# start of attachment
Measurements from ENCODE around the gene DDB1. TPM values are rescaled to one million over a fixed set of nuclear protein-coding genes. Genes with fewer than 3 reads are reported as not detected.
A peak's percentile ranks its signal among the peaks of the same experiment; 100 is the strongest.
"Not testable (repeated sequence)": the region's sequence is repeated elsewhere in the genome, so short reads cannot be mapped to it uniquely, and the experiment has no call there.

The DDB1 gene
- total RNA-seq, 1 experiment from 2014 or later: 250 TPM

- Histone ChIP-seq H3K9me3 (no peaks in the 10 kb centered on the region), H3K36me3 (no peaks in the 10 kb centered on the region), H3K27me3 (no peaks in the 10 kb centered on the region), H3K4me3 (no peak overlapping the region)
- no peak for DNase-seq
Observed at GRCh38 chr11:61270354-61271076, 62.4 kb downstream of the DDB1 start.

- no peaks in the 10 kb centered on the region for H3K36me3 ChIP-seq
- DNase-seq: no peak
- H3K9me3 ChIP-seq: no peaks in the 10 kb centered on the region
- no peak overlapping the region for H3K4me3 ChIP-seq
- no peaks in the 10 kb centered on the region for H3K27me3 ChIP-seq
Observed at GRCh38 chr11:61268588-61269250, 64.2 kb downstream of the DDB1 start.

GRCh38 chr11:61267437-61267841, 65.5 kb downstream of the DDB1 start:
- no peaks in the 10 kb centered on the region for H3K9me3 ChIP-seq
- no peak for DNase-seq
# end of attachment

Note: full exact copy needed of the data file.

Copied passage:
Measurements from ENCODE around the gene DDB1. TPM values are rescaled to one million over a fixed set of nuclear protein-coding genes. Genes with fewer than 3 reads are reported as not detected.
A peak's percentile ranks its signal among the peaks of the same experiment; 100 is the strongest.
"Not testable (repeated sequence)": the region's sequence is repeated elsewhere in the genome, so short reads cannot be mapped to it uniquely, and the experiment has no call there.

The DDB1 gene
- total RNA-seq, 1 experiment from 2014 or later: 250 TPM

- Histone ChIP-seq H3K9me3 (no peaks in the 10 kb centered on the region), H3K36me3 (no peaks in the 10 kb centered on the region), H3K27me3 (no peaks in the 10 kb centered on the region), H3K4me3 (no peak overlapping the region)
- no peak for DNase-seq
Observed at GRCh38 chr11:61270354-61271076, 62.4 kb downstream of the DDB1 start.

- no peaks in the 10 kb centered on the region for H3K36me3 ChIP-seq
- DNase-seq: no peak
- H3K9me3 ChIP-seq: no peaks in the 10 kb centered on the region
- no peak overlapping the region for H3K4me3 ChIP-seq
- no peaks in the 10 kb centered on the region for H3K27me3 ChIP-seq
Observed at GRCh38 chr11:61268588-61269250, 64.2 kb downstream of the DDB1 start.

GRCh38 chr11:61267437-61267841, 65.5 kb downstream of the DDB1 start:
- no peaks in the 10 kb centered on the region for H3K9me3 ChIP-seq
- no peak for DNase-seq